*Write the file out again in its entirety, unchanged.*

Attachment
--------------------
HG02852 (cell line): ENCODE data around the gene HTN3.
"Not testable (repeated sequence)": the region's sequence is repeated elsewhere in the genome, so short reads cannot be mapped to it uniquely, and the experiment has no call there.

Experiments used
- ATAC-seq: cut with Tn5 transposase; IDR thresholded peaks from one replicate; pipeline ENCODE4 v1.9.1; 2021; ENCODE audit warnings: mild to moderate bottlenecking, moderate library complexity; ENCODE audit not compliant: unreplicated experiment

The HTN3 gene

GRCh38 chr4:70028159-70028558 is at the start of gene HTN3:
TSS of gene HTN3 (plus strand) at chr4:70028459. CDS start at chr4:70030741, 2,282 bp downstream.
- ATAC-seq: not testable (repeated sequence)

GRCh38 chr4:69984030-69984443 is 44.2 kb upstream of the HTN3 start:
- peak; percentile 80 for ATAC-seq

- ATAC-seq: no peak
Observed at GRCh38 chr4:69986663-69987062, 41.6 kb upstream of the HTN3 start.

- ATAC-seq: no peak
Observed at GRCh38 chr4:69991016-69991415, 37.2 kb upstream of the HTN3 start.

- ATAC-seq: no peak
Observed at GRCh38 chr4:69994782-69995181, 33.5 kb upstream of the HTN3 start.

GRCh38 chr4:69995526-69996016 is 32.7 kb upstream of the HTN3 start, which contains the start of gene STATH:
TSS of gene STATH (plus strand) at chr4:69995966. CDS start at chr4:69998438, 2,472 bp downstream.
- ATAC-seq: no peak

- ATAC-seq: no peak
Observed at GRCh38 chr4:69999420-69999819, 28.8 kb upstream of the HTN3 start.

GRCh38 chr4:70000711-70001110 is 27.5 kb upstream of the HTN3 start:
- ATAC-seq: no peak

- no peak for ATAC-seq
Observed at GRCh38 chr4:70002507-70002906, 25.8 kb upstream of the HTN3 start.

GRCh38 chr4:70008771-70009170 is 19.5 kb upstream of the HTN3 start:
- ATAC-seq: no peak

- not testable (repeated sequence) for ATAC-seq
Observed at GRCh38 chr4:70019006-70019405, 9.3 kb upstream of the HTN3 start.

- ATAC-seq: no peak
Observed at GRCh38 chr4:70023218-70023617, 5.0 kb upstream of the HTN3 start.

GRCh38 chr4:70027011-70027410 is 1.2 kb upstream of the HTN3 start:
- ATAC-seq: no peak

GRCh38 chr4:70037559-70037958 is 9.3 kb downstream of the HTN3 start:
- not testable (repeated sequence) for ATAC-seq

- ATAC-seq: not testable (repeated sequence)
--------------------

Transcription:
HG02852 (cell line): ENCODE data around the gene HTN3.
"Not testable (repeated sequence)": the region's sequence is repeated elsewhere in the genome, so short reads cannot be mapped to it uniquely, and the experiment has no call there.

Experiments used
- ATAC-seq: cut with Tn5 transposase; IDR thresholded peaks from one replicate; pipeline ENCODE4 v1.9.1; 2021; ENCODE audit warnings: mild to moderate bottlenecking, moderate library complexity; ENCODE audit not compliant: unreplicated experiment

The HTN3 gene

GRCh38 chr4:70028159-70028558 is at the start of gene HTN3:
TSS of gene HTN3 (plus strand) at chr4:70028459. CDS start at chr4:70030741, 2,282 bp downstream.
- ATAC-seq: not testable (repeated sequence)

GRCh38 chr4:69984030-69984443 is 44.2 kb upstream of the HTN3 start:
- peak; percentile 80 for ATAC-seq

- ATAC-seq: no peak
Observed at GRCh38 chr4:69986663-69987062, 41.6 kb upstream of the HTN3 start.

- ATAC-seq: no peak
Observed at GRCh38 chr4:69991016-69991415, 37.2 kb upstream of the HTN3 start.

- ATAC-seq: no peak
Observed at GRCh38 chr4:69994782-69995181, 33.5 kb upstream of the HTN3 start.

GRCh38 chr4:69995526-69996016 is 32.7 kb upstream of the HTN3 start, which contains the start of gene STATH:
TSS of gene STATH (plus strand) at chr4:69995966. CDS start at chr4:69998438, 2,472 bp downstream.
- ATAC-seq: no peak

- ATAC-seq: no peak
Observed at GRCh38 chr4:69999420-69999819, 28.8 kb upstream of the HTN3 start.

GRCh38 chr4:70000711-70001110 is 27.5 kb upstream of the HTN3 start:
- ATAC-seq: no peak

- no peak for ATAC-seq
Observed at GRCh38 chr4:70002507-70002906, 25.8 kb upstream of the HTN3 start.

GRCh38 chr4:70008771-70009170 is 19.5 kb upstream of the HTN3 start:
- ATAC-seq: no peak

- not testable (repeated sequence) for ATAC-seq
Observed at GRCh38 chr4:70019006-70019405, 9.3 kb upstream of the HTN3 start.

- ATAC-seq: no peak
Observed at GRCh38 chr4:70023218-70023617, 5.0 kb upstream of the HTN3 start.

GRCh38 chr4:70027011-70027410 is 1.2 kb upstream of the HTN3 start:
- ATAC-seq: no peak

GRCh38 chr4:70037559-70037958 is 9.3 kb downstream of the HTN3 start:
- not testable (repeated sequence) for ATAC-seq

- ATAC-seq: not testable (repeated sequence)